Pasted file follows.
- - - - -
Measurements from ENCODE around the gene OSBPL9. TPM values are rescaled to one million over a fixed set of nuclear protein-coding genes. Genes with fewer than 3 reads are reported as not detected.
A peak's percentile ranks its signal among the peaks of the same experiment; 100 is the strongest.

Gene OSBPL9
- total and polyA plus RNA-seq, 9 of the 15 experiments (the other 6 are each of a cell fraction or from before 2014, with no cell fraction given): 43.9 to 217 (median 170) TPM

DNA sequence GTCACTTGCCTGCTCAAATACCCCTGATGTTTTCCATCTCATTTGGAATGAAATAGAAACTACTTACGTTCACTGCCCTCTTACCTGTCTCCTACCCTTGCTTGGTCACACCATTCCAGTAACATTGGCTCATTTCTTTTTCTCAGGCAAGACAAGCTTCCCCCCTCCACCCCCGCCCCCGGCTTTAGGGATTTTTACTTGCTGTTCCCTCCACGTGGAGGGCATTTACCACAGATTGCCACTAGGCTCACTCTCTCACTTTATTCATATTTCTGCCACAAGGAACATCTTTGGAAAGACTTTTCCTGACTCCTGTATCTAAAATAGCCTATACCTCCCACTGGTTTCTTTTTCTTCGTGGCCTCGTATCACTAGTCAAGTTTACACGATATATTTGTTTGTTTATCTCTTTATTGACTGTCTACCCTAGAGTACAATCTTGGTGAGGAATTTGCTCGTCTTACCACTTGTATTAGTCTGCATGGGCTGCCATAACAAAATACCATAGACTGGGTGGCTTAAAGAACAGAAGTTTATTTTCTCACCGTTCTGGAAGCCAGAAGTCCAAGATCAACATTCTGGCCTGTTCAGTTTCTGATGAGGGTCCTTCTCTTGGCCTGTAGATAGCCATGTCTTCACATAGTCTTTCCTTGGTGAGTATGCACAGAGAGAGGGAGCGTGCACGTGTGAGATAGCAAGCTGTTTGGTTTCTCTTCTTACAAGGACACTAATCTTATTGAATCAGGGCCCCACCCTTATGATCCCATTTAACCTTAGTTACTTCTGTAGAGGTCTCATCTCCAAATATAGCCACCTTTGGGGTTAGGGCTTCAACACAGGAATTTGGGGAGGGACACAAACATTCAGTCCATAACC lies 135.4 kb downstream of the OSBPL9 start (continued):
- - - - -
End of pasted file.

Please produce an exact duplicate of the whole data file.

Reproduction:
Measurements from ENCODE around the gene OSBPL9. TPM values are rescaled to one million over a fixed set of nuclear protein-coding genes. Genes with fewer than 3 reads are reported as not detected.
A peak's percentile ranks its signal among the peaks of the same experiment; 100 is the strongest.

Gene OSBPL9
- total and polyA plus RNA-seq, 9 of the 15 experiments (the other 6 are each of a cell fraction or from before 2014, with no cell fraction given): 43.9 to 217 (median 170) TPM

DNA sequence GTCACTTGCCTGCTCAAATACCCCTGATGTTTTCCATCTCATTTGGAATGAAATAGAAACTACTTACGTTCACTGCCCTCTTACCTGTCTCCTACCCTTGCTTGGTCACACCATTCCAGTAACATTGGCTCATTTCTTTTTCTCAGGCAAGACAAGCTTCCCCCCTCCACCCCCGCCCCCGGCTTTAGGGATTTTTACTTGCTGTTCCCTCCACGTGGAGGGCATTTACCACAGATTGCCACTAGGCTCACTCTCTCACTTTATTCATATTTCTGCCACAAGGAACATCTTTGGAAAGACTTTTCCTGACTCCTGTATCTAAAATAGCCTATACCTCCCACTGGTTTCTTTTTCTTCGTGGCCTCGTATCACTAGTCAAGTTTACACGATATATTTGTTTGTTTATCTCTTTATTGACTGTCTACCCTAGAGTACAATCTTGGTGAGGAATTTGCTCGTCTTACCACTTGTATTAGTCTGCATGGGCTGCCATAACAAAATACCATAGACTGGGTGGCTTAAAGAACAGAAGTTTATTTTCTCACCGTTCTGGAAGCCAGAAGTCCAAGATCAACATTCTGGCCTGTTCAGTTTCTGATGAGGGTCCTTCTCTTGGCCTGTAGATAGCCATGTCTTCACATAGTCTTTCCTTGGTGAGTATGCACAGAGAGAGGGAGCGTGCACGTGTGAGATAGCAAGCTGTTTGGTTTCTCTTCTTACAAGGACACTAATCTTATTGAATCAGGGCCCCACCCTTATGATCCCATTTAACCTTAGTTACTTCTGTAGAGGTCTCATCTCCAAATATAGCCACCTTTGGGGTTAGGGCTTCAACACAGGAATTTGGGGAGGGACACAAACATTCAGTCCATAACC lies 135.4 kb downstream of the OSBPL9 start (continued):